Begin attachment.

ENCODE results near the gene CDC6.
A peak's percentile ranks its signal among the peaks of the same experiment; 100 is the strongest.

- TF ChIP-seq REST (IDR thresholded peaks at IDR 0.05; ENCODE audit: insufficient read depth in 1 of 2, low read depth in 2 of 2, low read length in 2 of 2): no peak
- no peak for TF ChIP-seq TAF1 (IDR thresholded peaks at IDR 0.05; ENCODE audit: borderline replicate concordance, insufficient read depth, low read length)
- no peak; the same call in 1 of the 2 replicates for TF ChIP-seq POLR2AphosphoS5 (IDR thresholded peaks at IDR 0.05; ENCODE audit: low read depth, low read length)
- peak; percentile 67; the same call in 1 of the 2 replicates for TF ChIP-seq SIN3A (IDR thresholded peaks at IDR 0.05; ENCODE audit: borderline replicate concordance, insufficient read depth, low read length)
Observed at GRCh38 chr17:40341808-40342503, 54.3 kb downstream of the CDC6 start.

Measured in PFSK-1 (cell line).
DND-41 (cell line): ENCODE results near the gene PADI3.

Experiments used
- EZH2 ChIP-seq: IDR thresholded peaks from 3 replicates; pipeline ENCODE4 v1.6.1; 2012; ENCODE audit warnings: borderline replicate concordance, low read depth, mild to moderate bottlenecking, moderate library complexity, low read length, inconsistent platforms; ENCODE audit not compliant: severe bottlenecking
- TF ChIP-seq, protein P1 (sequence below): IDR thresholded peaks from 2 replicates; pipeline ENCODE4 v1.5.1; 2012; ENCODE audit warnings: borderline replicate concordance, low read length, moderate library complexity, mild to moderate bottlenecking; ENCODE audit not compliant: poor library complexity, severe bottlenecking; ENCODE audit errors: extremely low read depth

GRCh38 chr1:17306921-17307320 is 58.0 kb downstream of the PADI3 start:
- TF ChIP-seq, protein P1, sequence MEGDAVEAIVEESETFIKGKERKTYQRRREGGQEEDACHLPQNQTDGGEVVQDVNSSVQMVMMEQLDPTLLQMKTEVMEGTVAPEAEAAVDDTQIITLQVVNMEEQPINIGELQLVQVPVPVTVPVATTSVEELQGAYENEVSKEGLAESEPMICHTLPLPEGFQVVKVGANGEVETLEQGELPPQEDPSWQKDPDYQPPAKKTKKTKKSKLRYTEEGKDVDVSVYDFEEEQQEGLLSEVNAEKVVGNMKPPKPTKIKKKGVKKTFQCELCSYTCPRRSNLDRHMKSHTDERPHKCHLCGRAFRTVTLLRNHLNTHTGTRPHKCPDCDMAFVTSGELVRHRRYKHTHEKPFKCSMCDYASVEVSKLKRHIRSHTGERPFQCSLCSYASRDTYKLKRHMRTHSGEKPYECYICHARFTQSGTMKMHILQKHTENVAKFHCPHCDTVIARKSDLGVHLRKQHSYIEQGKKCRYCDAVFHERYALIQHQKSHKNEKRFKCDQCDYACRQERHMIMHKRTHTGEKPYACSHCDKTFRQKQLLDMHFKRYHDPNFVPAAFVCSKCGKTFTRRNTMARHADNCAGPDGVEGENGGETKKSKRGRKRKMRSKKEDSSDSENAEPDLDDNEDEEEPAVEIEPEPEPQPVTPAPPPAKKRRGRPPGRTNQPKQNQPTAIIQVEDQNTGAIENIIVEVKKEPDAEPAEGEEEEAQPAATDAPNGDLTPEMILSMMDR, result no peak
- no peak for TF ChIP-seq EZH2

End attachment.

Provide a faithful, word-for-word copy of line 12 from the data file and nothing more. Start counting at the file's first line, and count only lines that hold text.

- TF ChIP-seq, protein P1 (sequence below): IDR thresholded peaks from 2 replicates; pipeline ENCODE4 v1.5.1; 2012; ENCODE audit warnings: borderline replicate concordance, low read length, moderate library complexity, mild to moderate bottlenecking; ENCODE audit not compliant: poor library complexity, severe bottlenecking; ENCODE audit errors: extremely low read depth